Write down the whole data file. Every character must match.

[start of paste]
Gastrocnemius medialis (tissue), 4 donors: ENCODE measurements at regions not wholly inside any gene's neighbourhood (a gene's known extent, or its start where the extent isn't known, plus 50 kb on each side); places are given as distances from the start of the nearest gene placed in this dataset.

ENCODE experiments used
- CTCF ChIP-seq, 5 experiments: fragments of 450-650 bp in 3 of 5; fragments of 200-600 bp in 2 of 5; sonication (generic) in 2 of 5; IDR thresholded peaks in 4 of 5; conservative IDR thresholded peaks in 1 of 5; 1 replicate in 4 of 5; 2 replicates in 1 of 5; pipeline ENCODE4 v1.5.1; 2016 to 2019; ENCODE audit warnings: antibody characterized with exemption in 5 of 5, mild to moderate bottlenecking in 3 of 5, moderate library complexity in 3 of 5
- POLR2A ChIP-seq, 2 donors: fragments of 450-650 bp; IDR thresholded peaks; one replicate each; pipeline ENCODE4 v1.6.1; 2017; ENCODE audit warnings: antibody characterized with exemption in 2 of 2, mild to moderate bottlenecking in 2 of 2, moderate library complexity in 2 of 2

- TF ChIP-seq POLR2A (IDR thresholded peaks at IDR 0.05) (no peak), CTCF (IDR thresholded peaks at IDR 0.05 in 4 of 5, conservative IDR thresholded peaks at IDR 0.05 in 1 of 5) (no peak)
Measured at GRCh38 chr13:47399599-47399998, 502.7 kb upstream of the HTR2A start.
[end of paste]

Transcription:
Gastrocnemius medialis (tissue), 4 donors: ENCODE measurements at regions not wholly inside any gene's neighbourhood (a gene's known extent, or its start where the extent isn't known, plus 50 kb on each side); places are given as distances from the start of the nearest gene placed in this dataset.

ENCODE experiments used
- CTCF ChIP-seq, 5 experiments: fragments of 450-650 bp in 3 of 5; fragments of 200-600 bp in 2 of 5; sonication (generic) in 2 of 5; IDR thresholded peaks in 4 of 5; conservative IDR thresholded peaks in 1 of 5; 1 replicate in 4 of 5; 2 replicates in 1 of 5; pipeline ENCODE4 v1.5.1; 2016 to 2019; ENCODE audit warnings: antibody characterized with exemption in 5 of 5, mild to moderate bottlenecking in 3 of 5, moderate library complexity in 3 of 5
- POLR2A ChIP-seq, 2 donors: fragments of 450-650 bp; IDR thresholded peaks; one replicate each; pipeline ENCODE4 v1.6.1; 2017; ENCODE audit warnings: antibody characterized with exemption in 2 of 2, mild to moderate bottlenecking in 2 of 2, moderate library complexity in 2 of 2

- TF ChIP-seq POLR2A (IDR thresholded peaks at IDR 0.05) (no peak), CTCF (IDR thresholded peaks at IDR 0.05 in 4 of 5, conservative IDR thresholded peaks at IDR 0.05 in 1 of 5) (no peak)
Measured at GRCh38 chr13:47399599-47399998, 502.7 kb upstream of the HTR2A start.